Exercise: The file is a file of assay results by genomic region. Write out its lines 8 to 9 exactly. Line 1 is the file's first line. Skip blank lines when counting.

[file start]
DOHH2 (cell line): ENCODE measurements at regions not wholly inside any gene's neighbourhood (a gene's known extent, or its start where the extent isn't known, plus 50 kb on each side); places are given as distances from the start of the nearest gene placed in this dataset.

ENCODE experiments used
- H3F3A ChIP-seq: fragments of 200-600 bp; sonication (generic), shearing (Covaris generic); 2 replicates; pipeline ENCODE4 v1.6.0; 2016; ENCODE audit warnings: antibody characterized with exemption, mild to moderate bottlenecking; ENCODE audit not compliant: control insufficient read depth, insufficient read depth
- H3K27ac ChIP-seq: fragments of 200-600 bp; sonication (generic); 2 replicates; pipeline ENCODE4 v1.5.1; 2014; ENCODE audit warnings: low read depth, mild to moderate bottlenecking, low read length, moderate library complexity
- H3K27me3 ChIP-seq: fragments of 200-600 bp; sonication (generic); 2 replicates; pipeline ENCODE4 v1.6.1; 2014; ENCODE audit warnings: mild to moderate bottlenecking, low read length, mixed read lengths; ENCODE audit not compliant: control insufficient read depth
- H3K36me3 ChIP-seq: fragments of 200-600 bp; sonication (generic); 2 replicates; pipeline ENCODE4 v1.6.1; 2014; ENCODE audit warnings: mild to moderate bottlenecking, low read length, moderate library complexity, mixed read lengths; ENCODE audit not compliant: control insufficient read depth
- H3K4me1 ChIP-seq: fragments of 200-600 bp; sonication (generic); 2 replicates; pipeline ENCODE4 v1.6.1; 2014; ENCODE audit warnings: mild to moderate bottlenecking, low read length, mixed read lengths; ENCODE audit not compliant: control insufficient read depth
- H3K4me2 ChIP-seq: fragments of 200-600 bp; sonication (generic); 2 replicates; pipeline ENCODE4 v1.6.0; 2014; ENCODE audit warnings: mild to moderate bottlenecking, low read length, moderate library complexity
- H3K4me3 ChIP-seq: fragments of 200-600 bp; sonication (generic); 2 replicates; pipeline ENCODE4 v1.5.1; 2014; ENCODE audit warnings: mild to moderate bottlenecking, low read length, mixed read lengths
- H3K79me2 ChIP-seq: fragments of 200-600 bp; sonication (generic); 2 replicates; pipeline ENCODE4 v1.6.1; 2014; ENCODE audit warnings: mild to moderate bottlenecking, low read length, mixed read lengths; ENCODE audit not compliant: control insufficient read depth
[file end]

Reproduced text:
- H3K4me2 ChIP-seq: fragments of 200-600 bp; sonication (generic); 2 replicates; pipeline ENCODE4 v1.6.0; 2014; ENCODE audit warnings: mild to moderate bottlenecking, low read length, moderate library complexity
- H3K4me3 ChIP-seq: fragments of 200-600 bp; sonication (generic); 2 replicates; pipeline ENCODE4 v1.5.1; 2014; ENCODE audit warnings: mild to moderate bottlenecking, low read length, mixed read lengths